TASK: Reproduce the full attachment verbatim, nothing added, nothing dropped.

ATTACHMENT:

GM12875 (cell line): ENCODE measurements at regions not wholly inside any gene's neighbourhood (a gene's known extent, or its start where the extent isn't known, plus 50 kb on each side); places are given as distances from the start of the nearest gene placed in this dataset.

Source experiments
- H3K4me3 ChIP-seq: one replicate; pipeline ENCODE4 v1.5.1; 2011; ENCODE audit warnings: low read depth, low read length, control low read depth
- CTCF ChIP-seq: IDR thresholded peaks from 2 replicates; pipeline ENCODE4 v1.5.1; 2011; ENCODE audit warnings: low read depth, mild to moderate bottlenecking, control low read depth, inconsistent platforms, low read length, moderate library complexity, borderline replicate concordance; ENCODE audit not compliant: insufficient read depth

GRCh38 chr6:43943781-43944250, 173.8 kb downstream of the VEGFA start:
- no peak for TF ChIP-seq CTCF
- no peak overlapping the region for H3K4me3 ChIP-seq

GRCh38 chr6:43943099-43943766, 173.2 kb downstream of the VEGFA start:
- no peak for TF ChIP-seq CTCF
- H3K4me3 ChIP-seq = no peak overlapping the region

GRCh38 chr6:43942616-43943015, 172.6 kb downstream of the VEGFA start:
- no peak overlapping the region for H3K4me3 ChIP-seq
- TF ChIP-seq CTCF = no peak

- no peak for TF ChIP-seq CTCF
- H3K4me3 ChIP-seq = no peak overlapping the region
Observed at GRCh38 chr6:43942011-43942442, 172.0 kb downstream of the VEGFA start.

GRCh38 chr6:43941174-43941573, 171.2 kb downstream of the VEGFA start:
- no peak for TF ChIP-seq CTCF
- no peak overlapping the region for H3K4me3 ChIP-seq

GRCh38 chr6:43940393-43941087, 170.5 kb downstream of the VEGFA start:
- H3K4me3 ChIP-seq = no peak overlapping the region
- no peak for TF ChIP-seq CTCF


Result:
GM12875 (cell line): ENCODE measurements at regions not wholly inside any gene's neighbourhood (a gene's known extent, or its start where the extent isn't known, plus 50 kb on each side); places are given as distances from the start of the nearest gene placed in this dataset.

Source experiments
- H3K4me3 ChIP-seq: one replicate; pipeline ENCODE4 v1.5.1; 2011; ENCODE audit warnings: low read depth, low read length, control low read depth
- CTCF ChIP-seq: IDR thresholded peaks from 2 replicates; pipeline ENCODE4 v1.5.1; 2011; ENCODE audit warnings: low read depth, mild to moderate bottlenecking, control low read depth, inconsistent platforms, low read length, moderate library complexity, borderline replicate concordance; ENCODE audit not compliant: insufficient read depth

GRCh38 chr6:43943781-43944250, 173.8 kb downstream of the VEGFA start:
- no peak for TF ChIP-seq CTCF
- no peak overlapping the region for H3K4me3 ChIP-seq

GRCh38 chr6:43943099-43943766, 173.2 kb downstream of the VEGFA start:
- no peak for TF ChIP-seq CTCF
- H3K4me3 ChIP-seq = no peak overlapping the region

GRCh38 chr6:43942616-43943015, 172.6 kb downstream of the VEGFA start:
- no peak overlapping the region for H3K4me3 ChIP-seq
- TF ChIP-seq CTCF = no peak

- no peak for TF ChIP-seq CTCF
- H3K4me3 ChIP-seq = no peak overlapping the region
Observed at GRCh38 chr6:43942011-43942442, 172.0 kb downstream of the VEGFA start.

GRCh38 chr6:43941174-43941573, 171.2 kb downstream of the VEGFA start:
- no peak for TF ChIP-seq CTCF
- no peak overlapping the region for H3K4me3 ChIP-seq

GRCh38 chr6:43940393-43941087, 170.5 kb downstream of the VEGFA start:
- H3K4me3 ChIP-seq = no peak overlapping the region
- no peak for TF ChIP-seq CTCF